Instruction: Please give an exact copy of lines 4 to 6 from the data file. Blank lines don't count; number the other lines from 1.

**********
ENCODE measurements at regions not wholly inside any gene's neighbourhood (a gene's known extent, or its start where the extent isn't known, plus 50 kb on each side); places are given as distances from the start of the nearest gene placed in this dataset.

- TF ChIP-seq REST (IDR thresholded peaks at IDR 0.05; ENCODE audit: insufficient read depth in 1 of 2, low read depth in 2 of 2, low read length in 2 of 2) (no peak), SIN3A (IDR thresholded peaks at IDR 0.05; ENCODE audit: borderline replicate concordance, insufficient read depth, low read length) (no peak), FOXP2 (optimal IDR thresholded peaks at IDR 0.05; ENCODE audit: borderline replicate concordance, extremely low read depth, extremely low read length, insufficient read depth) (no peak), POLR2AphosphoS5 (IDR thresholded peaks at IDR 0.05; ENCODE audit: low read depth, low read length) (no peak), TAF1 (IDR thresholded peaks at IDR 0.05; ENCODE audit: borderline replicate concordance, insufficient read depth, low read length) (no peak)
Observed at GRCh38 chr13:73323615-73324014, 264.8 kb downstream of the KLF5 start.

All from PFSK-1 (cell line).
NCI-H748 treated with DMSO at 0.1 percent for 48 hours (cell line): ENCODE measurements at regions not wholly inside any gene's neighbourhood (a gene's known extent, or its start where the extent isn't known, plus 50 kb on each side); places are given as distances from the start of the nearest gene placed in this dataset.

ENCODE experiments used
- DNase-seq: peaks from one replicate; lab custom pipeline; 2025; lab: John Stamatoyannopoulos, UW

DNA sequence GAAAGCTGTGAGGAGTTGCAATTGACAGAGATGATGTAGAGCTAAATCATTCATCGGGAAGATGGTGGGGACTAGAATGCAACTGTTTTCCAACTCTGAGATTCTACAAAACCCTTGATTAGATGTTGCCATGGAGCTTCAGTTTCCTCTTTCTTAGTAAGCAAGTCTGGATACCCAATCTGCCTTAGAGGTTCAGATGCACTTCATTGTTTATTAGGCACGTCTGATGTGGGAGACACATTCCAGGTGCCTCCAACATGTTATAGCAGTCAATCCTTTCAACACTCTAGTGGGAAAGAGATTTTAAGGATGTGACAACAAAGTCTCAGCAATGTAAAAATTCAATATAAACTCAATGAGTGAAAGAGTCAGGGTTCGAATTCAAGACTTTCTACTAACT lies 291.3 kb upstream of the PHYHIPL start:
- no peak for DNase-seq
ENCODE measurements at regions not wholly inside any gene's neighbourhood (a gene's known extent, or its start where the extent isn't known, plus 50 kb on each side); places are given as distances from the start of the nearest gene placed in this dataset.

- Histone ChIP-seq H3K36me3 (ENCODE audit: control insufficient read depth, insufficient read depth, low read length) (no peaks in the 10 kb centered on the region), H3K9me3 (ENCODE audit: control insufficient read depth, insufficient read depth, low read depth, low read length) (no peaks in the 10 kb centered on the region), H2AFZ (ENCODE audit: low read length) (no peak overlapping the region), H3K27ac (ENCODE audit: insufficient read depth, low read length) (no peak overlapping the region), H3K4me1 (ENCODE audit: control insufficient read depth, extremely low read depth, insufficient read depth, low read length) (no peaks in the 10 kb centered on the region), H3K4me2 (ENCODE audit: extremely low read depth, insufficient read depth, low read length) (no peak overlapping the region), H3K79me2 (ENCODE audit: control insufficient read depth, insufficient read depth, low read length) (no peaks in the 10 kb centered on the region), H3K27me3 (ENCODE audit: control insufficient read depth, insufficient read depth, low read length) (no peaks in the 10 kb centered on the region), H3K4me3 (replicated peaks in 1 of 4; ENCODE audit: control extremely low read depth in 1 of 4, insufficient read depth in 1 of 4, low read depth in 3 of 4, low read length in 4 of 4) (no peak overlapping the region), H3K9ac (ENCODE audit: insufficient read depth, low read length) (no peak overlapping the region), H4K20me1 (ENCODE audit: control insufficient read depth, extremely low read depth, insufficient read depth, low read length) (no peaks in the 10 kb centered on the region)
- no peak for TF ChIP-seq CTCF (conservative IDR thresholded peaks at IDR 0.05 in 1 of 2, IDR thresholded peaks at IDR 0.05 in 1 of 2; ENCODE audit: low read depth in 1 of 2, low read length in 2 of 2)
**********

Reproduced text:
All from PFSK-1 (cell line).
NCI-H748 treated with DMSO at 0.1 percent for 48 hours (cell line): ENCODE measurements at regions not wholly inside any gene's neighbourhood (a gene's known extent, or its start where the extent isn't known, plus 50 kb on each side); places are given as distances from the start of the nearest gene placed in this dataset.

ENCODE experiments used